Over the years, web designing has become more and more widespread skill. Long gone are the days when a "webmaster" was in charge of everything -from designing pages to writing content and promoting the site. All while making a good living out of this.
Today everybody is a web designer. The free and paid-for software application allows creating a complete theme, or skin, for a website with no knowledge of XHTML, CSS, or Photoshop. Not to mention all the graduates from public and private courses that were trained to create web sites, pages, and content management systems.
So it may look like there's little to no reason to become a freelance web designer today. But this is not entirely true. As much the tools have advanced, they are still just that: tools. They may randomize background images and create a pleasing color scheme, but they lack the mind and the skill of an individual.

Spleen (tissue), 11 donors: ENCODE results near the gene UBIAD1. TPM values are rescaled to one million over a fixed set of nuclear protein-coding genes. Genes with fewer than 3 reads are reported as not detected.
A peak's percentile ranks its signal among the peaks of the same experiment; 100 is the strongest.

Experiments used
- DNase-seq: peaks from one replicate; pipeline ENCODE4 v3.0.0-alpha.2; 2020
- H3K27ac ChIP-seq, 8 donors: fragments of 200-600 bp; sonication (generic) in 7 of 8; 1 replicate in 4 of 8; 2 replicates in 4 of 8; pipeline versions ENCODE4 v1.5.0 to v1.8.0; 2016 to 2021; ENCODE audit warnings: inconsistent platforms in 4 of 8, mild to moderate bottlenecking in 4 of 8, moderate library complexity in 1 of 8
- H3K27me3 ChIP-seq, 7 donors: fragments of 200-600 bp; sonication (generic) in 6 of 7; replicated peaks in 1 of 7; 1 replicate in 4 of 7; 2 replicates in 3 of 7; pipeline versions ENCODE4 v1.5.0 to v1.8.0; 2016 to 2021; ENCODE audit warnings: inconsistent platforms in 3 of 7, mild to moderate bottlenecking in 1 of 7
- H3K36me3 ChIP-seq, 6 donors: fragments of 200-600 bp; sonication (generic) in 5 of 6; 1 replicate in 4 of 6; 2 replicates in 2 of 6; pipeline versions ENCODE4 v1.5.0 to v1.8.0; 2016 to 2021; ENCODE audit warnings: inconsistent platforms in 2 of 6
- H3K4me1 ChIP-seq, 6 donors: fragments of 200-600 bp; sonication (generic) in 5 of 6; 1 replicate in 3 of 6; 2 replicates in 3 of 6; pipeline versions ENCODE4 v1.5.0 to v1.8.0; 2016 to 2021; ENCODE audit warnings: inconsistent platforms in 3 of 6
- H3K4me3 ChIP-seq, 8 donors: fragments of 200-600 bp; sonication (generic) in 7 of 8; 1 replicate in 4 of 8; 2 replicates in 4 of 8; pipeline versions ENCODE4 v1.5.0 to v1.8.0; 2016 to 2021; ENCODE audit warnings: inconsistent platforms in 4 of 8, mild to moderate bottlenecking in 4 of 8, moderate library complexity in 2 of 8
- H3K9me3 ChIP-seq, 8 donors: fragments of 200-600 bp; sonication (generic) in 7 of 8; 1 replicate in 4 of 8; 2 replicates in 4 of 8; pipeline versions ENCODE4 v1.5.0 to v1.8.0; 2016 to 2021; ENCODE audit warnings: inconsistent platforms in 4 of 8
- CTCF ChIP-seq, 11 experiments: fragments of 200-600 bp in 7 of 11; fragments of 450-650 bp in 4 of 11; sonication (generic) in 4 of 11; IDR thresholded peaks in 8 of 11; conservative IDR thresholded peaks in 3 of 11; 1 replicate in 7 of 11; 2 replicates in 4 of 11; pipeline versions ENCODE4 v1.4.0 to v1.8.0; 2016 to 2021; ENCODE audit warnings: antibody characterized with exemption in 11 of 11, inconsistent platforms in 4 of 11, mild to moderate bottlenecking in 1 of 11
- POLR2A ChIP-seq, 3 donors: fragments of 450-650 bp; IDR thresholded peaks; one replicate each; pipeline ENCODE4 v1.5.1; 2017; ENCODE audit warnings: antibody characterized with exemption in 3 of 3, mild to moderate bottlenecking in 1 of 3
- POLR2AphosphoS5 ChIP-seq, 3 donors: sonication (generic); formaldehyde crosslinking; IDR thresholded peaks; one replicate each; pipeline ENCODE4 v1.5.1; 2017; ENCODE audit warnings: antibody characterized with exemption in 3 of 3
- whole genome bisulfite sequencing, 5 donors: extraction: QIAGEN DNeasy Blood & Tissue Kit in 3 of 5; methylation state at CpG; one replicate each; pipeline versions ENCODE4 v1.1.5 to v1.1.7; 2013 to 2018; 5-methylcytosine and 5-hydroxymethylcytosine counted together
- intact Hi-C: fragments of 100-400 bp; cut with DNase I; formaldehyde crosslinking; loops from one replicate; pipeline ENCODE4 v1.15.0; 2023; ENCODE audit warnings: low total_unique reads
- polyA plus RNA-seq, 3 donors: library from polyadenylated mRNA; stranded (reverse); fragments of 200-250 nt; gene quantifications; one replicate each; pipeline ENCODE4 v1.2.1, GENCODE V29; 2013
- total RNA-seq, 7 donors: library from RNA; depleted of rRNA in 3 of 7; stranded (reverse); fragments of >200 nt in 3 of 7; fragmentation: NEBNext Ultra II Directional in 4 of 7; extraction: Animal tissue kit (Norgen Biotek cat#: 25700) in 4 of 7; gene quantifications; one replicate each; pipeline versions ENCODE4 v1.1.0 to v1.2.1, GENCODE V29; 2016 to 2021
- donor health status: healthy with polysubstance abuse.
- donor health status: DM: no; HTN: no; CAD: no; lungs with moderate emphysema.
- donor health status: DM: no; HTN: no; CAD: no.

And, unfortunately, so do many webdesigners that create websites with no aesthetic value, hard to navigate and look at. Sites, in one word, that can not convert their visitors into repeated visitors. Also, despite owning maybe the entire Creative Suite, they only fire up Photoshop and neglect such a powerhouse as After Effects is for Web Video creation.
And that's all, the three tips that will help you in making a living from freelancing web design are already in front of your eyes, but let's have a look in detail at each one of them:
Provide value only a trained human can provide. Machines are great timesavers, and someone using a $100 application can produce twenty web sites faster than you can plan the first.
But they will all be similar, cookie-cutter produced, templates. The kind of site that doesn't reflect the site owner's goals and expectations. To make this clear, and spell it out on your LinkedIn profile or Facebook page: you do care for your customer the way a factory-style designer will never be able to do.